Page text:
ATLANTA — Gov. Nathan Deal gave his upcoming education plans to Georgia school superintendents and other leaders at a conference in Atlanta.

Deal said Thursday at the Georgia Education Leadership Institute that education will continue to be a top priority in the same manner as criminal justice reform was in the past, the Atlanta Journal-Constitution ( ) reported.

“Education reform is the best and the ultimate criminal justice reform,” said Deal, who spoke longer than his 30-minute allotted time. The Republican governor made education a focus of his second and final term in office.

Deal lashed out against critics of his proposed constitutional amendment to create an Opportunity School District.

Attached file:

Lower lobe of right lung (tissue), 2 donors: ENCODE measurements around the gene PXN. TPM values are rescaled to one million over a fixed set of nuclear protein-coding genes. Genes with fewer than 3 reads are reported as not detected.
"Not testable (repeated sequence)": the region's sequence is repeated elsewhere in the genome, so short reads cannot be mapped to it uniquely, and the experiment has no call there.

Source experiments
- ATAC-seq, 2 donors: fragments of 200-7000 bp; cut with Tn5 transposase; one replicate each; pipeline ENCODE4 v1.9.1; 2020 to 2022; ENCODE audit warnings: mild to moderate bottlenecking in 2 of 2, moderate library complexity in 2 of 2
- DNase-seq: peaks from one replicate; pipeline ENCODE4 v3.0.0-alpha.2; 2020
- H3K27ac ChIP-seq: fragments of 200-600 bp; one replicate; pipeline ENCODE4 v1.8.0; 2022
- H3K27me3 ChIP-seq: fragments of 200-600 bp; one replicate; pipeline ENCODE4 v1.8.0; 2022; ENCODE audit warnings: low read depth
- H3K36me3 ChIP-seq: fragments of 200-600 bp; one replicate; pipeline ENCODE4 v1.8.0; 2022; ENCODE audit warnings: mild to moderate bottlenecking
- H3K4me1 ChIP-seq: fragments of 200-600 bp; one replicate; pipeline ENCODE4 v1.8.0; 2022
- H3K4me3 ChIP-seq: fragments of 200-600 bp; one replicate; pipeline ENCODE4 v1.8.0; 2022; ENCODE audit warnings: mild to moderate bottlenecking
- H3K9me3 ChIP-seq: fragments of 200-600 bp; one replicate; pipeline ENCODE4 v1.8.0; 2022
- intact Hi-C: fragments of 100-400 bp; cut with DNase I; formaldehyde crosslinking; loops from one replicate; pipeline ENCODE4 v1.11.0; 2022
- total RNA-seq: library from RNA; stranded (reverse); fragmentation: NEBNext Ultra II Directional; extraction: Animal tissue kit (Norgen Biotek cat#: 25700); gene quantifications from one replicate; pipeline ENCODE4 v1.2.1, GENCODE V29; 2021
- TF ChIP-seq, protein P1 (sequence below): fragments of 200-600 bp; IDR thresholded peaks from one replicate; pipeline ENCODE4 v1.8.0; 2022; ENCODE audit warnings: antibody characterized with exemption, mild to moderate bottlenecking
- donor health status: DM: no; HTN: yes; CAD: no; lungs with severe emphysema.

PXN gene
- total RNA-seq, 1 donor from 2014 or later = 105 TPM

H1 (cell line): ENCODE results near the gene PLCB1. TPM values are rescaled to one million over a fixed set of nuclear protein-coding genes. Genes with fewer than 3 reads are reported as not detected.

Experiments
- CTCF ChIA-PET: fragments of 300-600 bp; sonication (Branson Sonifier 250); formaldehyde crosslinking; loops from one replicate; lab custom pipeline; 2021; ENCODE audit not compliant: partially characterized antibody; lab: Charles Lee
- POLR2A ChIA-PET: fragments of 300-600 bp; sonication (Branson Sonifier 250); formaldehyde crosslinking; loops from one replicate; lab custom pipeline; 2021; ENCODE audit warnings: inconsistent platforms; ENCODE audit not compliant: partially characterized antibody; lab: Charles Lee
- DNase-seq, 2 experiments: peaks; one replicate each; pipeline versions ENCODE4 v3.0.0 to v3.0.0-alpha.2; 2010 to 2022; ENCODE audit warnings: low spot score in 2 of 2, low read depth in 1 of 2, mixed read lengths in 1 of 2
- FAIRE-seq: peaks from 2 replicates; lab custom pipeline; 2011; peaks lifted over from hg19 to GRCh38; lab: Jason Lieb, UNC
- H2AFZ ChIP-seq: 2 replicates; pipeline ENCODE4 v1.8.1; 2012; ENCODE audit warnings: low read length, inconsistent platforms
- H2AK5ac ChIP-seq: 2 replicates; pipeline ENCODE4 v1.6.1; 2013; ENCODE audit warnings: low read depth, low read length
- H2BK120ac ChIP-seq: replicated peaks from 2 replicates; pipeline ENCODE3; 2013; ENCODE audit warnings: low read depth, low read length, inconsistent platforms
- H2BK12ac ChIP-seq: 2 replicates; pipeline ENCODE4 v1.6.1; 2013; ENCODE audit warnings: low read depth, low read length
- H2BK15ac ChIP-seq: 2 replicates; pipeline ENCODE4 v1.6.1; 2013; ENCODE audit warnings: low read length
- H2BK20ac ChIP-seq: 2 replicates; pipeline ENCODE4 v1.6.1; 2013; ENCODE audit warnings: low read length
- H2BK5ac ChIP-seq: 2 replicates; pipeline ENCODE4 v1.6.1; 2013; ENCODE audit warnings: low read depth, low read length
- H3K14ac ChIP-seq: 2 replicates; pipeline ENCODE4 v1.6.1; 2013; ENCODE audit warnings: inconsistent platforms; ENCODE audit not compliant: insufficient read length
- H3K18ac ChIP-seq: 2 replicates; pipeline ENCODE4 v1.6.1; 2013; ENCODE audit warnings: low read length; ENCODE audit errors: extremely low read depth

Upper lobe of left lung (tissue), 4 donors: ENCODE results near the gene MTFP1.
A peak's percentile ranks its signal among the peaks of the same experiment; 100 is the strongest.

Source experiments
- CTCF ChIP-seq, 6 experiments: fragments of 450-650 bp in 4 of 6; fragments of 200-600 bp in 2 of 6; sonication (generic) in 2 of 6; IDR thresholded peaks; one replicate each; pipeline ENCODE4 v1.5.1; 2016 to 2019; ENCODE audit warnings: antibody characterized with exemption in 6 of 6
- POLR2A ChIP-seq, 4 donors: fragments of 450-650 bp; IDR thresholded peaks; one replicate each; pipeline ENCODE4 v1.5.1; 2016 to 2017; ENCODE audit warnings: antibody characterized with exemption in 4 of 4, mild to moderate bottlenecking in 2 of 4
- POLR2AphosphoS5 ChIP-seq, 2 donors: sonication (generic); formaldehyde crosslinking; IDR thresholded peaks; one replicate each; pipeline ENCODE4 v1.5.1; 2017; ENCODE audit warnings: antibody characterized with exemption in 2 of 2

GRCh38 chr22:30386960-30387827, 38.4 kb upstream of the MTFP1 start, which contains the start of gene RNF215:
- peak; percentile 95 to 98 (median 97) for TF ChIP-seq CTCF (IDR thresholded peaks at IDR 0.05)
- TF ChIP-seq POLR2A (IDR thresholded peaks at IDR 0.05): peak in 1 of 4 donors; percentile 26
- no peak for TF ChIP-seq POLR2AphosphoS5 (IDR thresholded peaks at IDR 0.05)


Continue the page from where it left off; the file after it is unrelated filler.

“The General Assembly and I have lost our patience in trusting” superintendents and local boards of education, the governor said.

A key part of Deal’s agenda is a school-run district taking over schools dubbed “chronically failing” based on student testing and other factors.

Under the plan, an appointed superintendent can select up to 20 schools each year and make them into charters, close them or overhaul management. Up to 100 schools could be included at one time.

Georgians will vote on the constitutional amendment in November.

Some school boards have publicly opposed it, arguing that local officials are best equipped to manage schools.

With lawmakers, Deal plans to overhaul the school funding formula, which has been around for about a decade. The governor, who does not plan to run for another office, said it’s an exciting time for education and called himself an educator.